Chaos can also be seen as the intermediate process between the quantum world of particles/forces and the world of tangible structure (Slater, 1995, p. 212). It can be seen as the bridge between the classical scientific world of the macroscopic, and the quantum world of the microscopic and subatomic. It may be that to make a more complete science we have to marry quantum mechanics and chaos theory together to form the field of quantum chaos.
In his book The Quark and the Jaguar, author Murray Gell-Mann makes a partial case for this. Quantum research led to the discovery of the quark, which represents the simple and universal. Yet Gell-Mann believes it to be a reductionistic science, and incapable of coming up with answers to adequately explain deeper riddles. But, he argues, if we see the quark leading in an unbroken chain to the complex, as symbolized by the elusive jaguar, the answers can then be forthcoming.
Gell-Mann feels that the complement of reductionism and complexity theory can lead to an understanding of what he calls the complex adaptive system, which acquires information about its environment and identifies regularities in that information. These are then condensed into a model that is not static; instead the system continually evolves as conditions change (Crawford, 1995, p. 68).
To help expound on these understandings of complex adaptive systems, Gell-Mann helped found the Santa Fe Institute, which is one of the leading institutes in the field.
Another well-known scientist/author, Fritjof Capra, has taken it one step farther and declared that physics is no longer capable of answering the fundamental questions of life; instead systems thinking has taken over the mantle. He writes: Physics has now lost its role as the science providing the most fundamental description of reality Scientists as well as nonscientists frequently retain the popular belief that if you really want to know the ultimate explanation, you have to ask a physicist, which is clearly a Cartesian fallacy. Today the paradigm shift in science, at its deepest level, implies a shift from physics to the life sciences (Capra, 1996, p. 13).
To help expound on his theories, Capra has set up the Center for Ecoliteracy in Berkeley, California. One of the projects he has worked on with his Center is developing an organic food/agriculture project in the Berkeley public schools.
I am not ready to throw out the baby with the bath water. I believe quantum mechanics and chaos theory are two interdependent theories that fit together as components of the new scientific paradigm. The reason some are willing to forget about the quantum realm when embracing the world of chaos and complexity is that they believe that quantum mechanics has no place for chaos.
Chaos is a classical feature associated with the trajectory of a particle, and is well understood within the context of classical Newtonian physics. Chaos is not supposed to exist on the quantum level, where motion is not measured by trajectories but by the evolution of a wave function. Mitchell Feigenbaum says this about it:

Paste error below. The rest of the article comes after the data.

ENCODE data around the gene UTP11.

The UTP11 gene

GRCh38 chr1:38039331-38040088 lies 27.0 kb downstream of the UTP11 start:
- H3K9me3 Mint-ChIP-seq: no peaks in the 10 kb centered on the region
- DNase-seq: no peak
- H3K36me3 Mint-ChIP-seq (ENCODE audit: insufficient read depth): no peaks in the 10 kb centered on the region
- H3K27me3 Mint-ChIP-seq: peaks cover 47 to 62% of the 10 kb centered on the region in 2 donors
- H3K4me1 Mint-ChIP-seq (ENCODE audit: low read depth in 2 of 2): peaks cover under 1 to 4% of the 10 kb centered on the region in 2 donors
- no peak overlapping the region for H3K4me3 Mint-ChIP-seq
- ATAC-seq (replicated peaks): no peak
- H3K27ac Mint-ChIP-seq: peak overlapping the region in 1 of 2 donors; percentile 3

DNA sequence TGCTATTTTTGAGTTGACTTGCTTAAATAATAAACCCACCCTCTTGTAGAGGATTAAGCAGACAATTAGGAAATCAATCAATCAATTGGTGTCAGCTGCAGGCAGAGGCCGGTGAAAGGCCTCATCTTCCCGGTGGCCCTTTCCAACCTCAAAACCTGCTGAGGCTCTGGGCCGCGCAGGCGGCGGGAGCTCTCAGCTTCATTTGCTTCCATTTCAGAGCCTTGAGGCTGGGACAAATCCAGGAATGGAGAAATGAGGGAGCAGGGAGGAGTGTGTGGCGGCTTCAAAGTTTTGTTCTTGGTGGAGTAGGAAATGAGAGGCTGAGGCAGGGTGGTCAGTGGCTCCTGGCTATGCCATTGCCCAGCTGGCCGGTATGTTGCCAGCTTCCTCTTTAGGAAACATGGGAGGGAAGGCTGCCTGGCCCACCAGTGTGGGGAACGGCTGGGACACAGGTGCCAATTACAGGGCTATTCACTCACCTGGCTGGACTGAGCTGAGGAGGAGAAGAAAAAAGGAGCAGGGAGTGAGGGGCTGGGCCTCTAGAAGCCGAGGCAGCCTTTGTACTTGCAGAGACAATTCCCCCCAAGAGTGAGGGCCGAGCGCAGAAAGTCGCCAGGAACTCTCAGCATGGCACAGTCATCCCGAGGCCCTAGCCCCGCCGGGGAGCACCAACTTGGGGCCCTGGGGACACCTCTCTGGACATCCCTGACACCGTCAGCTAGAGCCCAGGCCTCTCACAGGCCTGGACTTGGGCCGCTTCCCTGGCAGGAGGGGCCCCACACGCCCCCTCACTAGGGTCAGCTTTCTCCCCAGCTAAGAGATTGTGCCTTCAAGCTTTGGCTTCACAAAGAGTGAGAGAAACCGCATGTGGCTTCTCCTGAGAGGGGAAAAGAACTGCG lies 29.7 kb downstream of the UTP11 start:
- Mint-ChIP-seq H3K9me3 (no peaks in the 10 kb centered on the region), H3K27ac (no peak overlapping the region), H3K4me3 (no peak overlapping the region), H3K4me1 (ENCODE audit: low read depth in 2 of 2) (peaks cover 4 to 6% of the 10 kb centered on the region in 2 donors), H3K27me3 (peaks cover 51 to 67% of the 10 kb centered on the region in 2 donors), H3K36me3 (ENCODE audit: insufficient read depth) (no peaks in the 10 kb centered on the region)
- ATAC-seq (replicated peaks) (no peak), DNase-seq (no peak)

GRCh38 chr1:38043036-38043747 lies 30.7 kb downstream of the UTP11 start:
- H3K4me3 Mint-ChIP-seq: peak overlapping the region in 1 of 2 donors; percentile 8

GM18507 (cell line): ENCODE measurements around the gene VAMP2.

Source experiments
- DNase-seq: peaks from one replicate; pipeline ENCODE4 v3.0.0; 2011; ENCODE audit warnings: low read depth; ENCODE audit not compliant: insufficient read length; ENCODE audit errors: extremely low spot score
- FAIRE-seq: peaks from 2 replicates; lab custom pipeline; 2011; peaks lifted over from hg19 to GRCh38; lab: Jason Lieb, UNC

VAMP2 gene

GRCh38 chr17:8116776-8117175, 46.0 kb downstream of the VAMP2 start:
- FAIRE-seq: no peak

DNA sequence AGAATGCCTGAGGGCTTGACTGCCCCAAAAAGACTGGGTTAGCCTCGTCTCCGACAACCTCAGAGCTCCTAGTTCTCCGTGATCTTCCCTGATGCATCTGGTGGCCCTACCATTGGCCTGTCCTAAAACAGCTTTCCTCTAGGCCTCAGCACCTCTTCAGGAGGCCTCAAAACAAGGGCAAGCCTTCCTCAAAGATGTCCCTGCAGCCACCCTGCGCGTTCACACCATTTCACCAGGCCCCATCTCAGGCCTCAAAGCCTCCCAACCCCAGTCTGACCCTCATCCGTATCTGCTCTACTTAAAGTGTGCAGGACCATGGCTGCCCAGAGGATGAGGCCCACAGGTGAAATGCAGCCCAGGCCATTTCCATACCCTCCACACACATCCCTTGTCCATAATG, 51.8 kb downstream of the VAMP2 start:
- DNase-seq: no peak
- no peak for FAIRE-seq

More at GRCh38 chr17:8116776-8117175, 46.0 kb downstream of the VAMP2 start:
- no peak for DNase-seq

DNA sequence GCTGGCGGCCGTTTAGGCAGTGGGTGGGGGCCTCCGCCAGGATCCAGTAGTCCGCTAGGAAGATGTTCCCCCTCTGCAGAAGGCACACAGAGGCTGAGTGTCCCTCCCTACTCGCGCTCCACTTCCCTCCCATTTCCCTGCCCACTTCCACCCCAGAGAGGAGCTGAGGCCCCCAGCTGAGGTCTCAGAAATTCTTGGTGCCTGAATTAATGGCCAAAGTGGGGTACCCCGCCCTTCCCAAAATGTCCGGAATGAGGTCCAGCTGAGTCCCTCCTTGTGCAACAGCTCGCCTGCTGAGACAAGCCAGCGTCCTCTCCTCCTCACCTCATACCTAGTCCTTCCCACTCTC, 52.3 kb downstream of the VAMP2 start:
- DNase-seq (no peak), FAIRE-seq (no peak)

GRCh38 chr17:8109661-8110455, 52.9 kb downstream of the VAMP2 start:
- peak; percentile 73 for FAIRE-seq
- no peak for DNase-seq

When you look at a room you see junk sitting over there and a person sitting over here and doors over there you re supposed to take the elementary principles of matter and write down the wave functions to describe them. Well, this is not a feasible thought. Maybe God could do it, but no analytic thought exists for understanding such a problem (Feigenbaum, cited in Gleick, 1987, p.185).
Yet as Joseph Ford of Georgia Tech says, Quantum mechanics is supposed to be our universal theory of nature. It had better have chaos (Pool, 1989, p. 893).
To compare quantum mechanical behavior and the nonlinear chaos of classical behavior may be talking apples and oranges. Each of these worlds has their own behavioral patterns, imagery and language. Yet at the same time there is a relationship between the two. Quantum life is a world where electrons swirl in a surreal manner, in clouds of possibilities. We are unsure where they are until a measurement is made; until then they are everywhere and nowhere.
Linear dynamics would tell us that when the quantum world decoheres into the macroscopic world, density takes over and everything becomes deterministically predictable. Life follows grids and engineers rule. But the problem is that one of the mainstays of classical life is friction, and friction seems to gum up equations, leading to unpredictable and unsolvable problems.
Take the Tacoma Bridge. The film of the Tacoma Bridge is a thing of beauty; having been presented in science museums and to physics students. It was supposed to be an engineering marvel and was one of the first suspension bridges when it was built in the 1940 s. But because the engineers hadn t been taught how friction and air resistance can change equations, they didn t take it into account. So what happened was that they created a bridge that swayed and vibrated in the wind. And it swayed big time. People were assured it was safe, though, so commuters continued to use it. Until it collapsed, taking many innocent people to an early grave.
When decoherence occurs at the quantum level, the quantum version of uncertainty is replaced with a material version of uncertainty in the form of chaos. Gone is the infiniteness of the quantum realm, replaced with a specific finiteness that has parameters. Yet within this finiteness lies a certain infiniteness.
Turbulence, randomness, fractal behavior, aperiodic/strange trajectories, bifurcations, self-organization, and other behavior, once considered to be anomalous, now are understood to be the norm. This is the standard way nature behaves and operates at our level of being.
Quantum chaos, then, would be the science of understanding the relationship between the quantum world, the world of chaos, and the macroscopic world. To answer the question of what quantum chaos is, physicists and other scientists are exploring the border between classical and quantum physics (Pool, 1989, p. 893). What I believe they may eventually discover is based on my own speculations and hypotheses.
What I think occurs is a communication between the two realms, the microscopic and macroscopic, with chaos as the intermediary, residing in the mesoscopic. The root of the communication lies in the quantum world s intercommunication amongst its superpositions.
Biophysicist Mae-Wan Ho talks about this communication occurring via an uncorrelated network of space-time points which can be modulated instantaneously by certain signals (Mae-Wan Ho, in Harman and Clark, 1994, p. 201). All the superpositioned electrons, behaving independently yet interdependently, speaking to each other via nonlocal channels, provide instructions to one another through information pathways. Once the wave functions collapse and the superpositions decohere into one specific density, does that spell the end of the communication pathways? Linear dynamics would say yes.